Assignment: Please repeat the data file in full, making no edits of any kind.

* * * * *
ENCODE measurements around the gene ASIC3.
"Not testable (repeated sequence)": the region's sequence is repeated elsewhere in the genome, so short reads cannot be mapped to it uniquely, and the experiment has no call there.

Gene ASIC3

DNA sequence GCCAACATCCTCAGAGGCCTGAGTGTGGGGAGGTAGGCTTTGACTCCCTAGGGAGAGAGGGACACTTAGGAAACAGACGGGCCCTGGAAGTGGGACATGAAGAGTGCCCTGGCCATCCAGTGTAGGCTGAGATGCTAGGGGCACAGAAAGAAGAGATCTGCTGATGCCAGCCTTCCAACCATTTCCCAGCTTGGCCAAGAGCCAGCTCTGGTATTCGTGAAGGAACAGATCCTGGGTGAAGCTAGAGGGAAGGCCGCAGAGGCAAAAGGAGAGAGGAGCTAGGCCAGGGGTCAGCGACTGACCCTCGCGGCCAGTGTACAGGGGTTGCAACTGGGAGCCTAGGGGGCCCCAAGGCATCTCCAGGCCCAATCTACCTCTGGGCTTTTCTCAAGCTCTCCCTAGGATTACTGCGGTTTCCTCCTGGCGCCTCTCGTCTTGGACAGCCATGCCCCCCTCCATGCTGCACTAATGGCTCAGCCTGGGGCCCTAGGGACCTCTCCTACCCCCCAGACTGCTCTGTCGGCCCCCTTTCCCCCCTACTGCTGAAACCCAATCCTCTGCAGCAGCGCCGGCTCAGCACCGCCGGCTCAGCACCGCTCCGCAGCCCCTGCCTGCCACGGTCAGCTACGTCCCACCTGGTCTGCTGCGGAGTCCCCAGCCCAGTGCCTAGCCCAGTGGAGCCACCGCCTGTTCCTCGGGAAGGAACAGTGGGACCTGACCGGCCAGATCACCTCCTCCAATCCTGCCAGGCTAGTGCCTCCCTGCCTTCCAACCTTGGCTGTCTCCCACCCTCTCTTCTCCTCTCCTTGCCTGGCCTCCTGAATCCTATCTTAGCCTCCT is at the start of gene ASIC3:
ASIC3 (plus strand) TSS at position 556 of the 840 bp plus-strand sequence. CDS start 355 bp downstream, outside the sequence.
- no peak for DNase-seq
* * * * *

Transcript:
ENCODE measurements around the gene ASIC3.
"Not testable (repeated sequence)": the region's sequence is repeated elsewhere in the genome, so short reads cannot be mapped to it uniquely, and the experiment has no call there.

Gene ASIC3

DNA sequence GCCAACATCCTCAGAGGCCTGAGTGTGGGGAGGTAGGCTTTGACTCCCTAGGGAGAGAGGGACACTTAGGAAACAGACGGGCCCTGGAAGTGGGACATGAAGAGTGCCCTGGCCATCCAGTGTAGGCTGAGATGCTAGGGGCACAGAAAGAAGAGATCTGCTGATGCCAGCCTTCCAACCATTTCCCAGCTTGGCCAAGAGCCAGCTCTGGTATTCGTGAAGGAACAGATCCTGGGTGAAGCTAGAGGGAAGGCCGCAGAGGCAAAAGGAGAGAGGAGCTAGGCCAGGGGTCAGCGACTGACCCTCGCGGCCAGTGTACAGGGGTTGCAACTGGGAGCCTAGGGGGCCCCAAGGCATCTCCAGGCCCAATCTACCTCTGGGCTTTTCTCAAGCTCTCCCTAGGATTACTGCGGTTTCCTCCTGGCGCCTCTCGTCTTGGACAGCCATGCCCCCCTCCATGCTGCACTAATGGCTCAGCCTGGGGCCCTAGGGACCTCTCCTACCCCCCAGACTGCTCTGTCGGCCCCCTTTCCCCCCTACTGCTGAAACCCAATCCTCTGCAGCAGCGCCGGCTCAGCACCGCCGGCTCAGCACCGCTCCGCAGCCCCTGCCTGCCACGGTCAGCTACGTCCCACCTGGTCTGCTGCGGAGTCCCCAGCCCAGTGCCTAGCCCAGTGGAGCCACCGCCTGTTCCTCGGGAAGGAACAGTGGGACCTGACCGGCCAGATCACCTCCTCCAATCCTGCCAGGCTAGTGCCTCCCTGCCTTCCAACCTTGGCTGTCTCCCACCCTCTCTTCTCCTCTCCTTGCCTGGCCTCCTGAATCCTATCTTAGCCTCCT is at the start of gene ASIC3:
ASIC3 (plus strand) TSS at position 556 of the 840 bp plus-strand sequence. CDS start 355 bp downstream, outside the sequence.
- no peak for DNase-seq